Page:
The San Diego division of the U.S Drug Enforcement Administration allegedly conducted illegal polygraph tests on contracted employees, according to a federal lawsuit filed by 10 translators in U.S. District Court.
The translators were all employed by Metropolitan Interpreters & Translators, or MetLang for short, a private firm that provided $38 million in language services to the federal government in 2011, according USASpending.gov. In San Diego, MetLang’s employees translate wiretaps related to investigations conducted by the DEA and U.S. Immigration and Customs Enforcement. Last summer, the company informed its San Diego staff, many of whom had worked for the company for years, that they would be required to undergo DEA-administered lie-detector examinations.
“The manner in which the polygraphs were conducted in this case was highly unreliable and entirely insensitive— brutal, in fact,” says attorney Eugene Iredale, whose firm represents the translators. “[It] suggests to me that this was a classic witch hunt.”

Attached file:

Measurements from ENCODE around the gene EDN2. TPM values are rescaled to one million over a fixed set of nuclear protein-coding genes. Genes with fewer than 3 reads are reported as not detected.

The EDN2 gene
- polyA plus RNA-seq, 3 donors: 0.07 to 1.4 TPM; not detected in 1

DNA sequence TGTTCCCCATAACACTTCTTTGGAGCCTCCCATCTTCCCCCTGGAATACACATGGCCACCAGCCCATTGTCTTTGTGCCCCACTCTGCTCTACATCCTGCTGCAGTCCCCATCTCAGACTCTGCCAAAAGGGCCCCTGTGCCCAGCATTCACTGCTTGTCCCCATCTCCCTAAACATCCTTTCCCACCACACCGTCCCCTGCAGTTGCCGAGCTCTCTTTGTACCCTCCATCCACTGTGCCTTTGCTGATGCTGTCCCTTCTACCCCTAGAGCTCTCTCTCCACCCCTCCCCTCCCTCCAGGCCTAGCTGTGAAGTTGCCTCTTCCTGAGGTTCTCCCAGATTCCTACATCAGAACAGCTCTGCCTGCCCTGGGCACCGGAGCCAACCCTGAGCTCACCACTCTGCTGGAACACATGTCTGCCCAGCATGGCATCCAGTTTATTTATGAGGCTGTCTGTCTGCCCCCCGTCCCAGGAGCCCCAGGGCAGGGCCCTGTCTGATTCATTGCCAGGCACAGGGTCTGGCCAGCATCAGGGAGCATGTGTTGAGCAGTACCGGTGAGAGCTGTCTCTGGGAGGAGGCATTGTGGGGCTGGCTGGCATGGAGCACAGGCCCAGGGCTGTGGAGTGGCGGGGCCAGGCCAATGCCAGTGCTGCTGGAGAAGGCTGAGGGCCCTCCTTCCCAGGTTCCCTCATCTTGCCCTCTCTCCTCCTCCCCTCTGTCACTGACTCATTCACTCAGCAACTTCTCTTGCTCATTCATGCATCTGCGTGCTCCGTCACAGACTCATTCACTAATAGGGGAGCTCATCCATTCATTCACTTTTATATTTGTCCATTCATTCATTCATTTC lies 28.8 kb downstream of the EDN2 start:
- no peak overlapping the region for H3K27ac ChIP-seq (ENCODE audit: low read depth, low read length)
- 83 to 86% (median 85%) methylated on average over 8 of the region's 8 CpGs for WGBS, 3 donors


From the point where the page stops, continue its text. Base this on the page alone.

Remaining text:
MetLang is currently the only party named in the lawsuit, but Iredale expects to add the DEA to the case once the defendants have exhausted the complaints process.
“What we believe is there was some kind of alleged security breach by a person who was not involved in this case and whose identity we don’t know,” Iredale says. “I think what occurred in this case is the DEA reacted in a semi-hysterical way… and the company that participated in the violation of the statute would do anything to keep their DEA contracts and didn’t mind chopping off the heads of 10 employees.”
Amy Roderick, spokesperson for the DEA in San Diego, declined to comment due to the pending litigation. Lawyers for MetLang similarly declined to comment.